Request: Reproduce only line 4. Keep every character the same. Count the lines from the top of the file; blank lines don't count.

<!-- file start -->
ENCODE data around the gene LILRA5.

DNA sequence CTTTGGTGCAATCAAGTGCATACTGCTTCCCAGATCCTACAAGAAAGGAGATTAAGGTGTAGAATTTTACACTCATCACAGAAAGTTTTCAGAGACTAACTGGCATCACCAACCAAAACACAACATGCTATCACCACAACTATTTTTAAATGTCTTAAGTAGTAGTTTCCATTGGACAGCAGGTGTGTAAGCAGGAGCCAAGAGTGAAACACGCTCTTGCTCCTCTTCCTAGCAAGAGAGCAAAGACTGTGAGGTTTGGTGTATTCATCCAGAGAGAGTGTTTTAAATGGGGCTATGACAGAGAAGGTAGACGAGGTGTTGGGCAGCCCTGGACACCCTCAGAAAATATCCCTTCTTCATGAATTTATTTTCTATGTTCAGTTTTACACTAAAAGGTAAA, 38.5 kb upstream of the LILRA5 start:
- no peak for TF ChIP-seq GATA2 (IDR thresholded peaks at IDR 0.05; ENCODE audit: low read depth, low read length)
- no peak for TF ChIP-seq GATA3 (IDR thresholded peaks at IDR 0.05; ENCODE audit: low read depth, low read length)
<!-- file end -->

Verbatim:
- no peak for TF ChIP-seq GATA3 (IDR thresholded peaks at IDR 0.05; ENCODE audit: low read depth, low read length)